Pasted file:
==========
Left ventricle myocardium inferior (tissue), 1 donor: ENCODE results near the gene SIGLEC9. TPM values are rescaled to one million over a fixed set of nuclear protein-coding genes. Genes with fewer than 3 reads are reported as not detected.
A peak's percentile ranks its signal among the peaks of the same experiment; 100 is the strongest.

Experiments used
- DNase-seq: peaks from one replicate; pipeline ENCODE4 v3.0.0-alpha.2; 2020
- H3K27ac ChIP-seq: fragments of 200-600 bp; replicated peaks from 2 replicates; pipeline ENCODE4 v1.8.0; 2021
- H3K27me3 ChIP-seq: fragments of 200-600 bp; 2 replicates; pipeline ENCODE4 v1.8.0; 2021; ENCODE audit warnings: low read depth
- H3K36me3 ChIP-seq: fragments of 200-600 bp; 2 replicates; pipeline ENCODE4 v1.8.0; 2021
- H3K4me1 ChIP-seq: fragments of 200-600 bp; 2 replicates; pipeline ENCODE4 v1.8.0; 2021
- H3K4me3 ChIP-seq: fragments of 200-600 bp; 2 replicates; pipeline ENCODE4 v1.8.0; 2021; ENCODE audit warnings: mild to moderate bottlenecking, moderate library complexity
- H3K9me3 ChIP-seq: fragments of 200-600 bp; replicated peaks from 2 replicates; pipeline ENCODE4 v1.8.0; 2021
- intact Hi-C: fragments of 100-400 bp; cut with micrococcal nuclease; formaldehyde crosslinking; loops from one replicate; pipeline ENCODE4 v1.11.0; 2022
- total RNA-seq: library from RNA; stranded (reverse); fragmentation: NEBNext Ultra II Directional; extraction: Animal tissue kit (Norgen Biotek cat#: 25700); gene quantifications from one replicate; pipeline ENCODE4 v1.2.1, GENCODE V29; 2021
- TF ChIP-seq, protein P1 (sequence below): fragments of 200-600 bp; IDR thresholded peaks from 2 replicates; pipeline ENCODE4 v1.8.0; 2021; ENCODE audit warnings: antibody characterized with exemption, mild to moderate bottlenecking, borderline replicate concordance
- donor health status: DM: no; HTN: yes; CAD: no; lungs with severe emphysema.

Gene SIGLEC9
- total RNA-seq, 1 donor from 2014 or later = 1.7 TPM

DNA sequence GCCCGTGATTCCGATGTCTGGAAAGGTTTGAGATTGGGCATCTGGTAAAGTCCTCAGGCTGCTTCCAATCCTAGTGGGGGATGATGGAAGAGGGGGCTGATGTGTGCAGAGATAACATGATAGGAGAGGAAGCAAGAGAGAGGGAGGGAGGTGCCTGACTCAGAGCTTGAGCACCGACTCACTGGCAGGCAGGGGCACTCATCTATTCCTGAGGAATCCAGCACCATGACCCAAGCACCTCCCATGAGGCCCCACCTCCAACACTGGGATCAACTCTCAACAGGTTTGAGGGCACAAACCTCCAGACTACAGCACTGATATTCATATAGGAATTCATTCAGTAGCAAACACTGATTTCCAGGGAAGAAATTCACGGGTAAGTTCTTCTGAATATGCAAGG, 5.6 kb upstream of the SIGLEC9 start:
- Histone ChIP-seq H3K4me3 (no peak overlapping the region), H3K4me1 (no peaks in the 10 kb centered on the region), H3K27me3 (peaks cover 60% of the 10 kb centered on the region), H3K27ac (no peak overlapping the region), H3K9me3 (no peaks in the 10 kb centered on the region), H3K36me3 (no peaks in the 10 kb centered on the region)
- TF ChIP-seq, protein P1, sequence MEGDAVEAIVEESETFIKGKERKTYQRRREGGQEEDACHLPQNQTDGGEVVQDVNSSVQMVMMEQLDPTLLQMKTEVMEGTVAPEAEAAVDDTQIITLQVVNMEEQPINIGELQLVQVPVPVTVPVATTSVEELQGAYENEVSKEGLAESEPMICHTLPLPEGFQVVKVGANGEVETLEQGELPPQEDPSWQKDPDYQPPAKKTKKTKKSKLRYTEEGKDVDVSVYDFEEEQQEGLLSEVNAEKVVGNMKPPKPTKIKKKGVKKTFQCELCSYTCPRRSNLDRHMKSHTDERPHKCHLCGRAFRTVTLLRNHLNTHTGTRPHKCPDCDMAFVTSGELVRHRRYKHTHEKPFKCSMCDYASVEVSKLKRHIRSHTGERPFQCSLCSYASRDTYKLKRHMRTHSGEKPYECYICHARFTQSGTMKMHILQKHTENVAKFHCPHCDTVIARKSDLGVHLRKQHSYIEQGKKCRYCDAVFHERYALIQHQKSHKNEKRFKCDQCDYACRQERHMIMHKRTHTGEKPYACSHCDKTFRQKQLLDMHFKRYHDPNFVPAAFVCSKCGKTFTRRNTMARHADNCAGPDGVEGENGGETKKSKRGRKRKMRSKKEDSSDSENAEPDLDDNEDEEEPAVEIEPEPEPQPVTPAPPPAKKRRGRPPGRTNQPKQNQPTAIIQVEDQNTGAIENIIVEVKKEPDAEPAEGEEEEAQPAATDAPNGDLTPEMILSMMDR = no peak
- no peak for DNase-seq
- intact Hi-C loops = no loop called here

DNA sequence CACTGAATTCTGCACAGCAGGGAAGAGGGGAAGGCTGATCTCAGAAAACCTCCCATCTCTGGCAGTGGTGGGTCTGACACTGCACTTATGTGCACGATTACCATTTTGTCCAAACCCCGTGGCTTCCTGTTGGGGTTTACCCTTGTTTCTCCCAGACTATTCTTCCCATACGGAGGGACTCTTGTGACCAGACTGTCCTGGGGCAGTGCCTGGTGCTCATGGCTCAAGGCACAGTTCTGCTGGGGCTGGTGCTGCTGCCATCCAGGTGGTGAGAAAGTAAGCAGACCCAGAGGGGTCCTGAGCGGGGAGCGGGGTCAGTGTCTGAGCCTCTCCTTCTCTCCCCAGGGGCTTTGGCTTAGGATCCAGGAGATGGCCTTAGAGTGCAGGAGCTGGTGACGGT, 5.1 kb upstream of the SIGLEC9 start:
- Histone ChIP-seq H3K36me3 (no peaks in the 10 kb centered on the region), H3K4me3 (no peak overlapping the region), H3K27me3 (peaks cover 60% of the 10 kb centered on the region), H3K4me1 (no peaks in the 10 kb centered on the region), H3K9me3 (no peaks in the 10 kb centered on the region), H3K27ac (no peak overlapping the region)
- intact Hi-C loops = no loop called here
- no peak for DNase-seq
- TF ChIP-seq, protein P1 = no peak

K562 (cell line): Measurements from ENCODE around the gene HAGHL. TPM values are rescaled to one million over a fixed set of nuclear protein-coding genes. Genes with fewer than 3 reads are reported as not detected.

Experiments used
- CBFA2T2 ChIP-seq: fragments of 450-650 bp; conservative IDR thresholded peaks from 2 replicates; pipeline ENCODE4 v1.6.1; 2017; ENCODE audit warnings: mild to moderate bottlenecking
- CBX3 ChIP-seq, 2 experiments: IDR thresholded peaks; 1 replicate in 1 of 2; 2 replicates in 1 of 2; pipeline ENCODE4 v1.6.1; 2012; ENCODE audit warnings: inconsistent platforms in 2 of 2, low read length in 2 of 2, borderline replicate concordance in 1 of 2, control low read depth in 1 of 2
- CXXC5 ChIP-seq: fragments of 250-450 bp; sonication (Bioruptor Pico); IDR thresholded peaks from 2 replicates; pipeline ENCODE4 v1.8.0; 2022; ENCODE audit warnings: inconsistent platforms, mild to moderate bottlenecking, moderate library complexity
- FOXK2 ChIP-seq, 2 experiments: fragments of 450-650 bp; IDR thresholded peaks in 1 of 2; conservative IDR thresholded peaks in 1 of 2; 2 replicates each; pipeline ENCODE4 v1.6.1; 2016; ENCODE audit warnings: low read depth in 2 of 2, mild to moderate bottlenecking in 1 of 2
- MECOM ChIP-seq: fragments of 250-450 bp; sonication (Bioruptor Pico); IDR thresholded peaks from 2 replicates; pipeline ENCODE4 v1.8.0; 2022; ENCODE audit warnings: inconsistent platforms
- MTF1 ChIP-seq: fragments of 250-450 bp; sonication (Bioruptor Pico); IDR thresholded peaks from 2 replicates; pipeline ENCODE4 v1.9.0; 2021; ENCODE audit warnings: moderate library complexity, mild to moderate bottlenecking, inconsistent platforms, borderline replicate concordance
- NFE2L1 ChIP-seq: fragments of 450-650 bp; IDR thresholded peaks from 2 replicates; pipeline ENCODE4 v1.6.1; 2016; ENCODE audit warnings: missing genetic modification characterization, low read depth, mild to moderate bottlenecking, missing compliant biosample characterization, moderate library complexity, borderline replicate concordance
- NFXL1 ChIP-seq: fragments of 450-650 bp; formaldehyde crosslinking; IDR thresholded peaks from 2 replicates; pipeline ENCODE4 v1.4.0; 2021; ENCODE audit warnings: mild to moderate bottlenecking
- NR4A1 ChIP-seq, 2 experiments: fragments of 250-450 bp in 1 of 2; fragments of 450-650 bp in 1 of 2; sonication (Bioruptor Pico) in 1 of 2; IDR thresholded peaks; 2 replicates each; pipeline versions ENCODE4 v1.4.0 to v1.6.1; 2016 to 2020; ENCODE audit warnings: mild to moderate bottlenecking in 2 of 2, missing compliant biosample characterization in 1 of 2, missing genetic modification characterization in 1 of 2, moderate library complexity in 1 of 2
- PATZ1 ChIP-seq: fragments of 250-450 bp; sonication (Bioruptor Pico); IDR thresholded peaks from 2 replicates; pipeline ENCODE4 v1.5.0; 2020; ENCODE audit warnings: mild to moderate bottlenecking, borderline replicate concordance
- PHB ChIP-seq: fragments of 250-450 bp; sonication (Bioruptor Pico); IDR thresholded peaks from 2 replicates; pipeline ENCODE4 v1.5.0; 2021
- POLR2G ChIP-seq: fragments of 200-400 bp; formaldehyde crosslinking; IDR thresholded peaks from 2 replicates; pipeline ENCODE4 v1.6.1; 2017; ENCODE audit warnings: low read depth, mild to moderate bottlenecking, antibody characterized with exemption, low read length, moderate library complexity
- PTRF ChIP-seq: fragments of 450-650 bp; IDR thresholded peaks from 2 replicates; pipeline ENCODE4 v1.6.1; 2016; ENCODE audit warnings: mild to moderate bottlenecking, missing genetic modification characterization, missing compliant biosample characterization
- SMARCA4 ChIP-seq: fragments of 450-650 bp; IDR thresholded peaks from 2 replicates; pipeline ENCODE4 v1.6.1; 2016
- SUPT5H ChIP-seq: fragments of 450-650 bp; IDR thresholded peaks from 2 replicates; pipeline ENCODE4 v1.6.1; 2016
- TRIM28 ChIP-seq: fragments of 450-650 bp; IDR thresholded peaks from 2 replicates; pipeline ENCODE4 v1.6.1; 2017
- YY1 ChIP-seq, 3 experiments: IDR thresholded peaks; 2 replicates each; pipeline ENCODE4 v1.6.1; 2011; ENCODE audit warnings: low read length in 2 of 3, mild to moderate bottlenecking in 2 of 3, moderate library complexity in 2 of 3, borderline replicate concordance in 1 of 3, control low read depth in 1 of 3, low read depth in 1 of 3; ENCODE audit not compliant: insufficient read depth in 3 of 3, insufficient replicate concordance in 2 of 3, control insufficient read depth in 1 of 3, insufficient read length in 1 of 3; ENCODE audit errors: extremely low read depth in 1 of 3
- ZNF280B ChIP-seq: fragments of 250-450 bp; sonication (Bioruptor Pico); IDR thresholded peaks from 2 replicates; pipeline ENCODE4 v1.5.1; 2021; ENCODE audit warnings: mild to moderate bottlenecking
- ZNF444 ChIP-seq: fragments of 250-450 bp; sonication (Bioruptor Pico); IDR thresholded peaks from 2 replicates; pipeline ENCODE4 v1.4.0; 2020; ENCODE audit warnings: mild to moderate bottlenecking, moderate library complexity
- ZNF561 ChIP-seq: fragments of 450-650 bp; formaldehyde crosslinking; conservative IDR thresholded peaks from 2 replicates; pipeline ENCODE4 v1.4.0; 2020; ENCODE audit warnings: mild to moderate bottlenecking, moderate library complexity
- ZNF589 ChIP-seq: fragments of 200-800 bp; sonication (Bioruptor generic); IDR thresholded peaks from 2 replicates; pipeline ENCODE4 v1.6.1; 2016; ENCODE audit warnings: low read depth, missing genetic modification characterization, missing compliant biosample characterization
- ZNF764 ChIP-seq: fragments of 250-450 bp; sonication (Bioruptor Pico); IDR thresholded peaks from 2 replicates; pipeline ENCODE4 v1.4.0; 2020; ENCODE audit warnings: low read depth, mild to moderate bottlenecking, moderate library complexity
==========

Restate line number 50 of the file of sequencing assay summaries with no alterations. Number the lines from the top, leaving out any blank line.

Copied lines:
- ZNF764 ChIP-seq: fragments of 250-450 bp; sonication (Bioruptor Pico); IDR thresholded peaks from 2 replicates; pipeline ENCODE4 v1.4.0; 2020; ENCODE audit warnings: low read depth, mild to moderate bottlenecking, moderate library complexity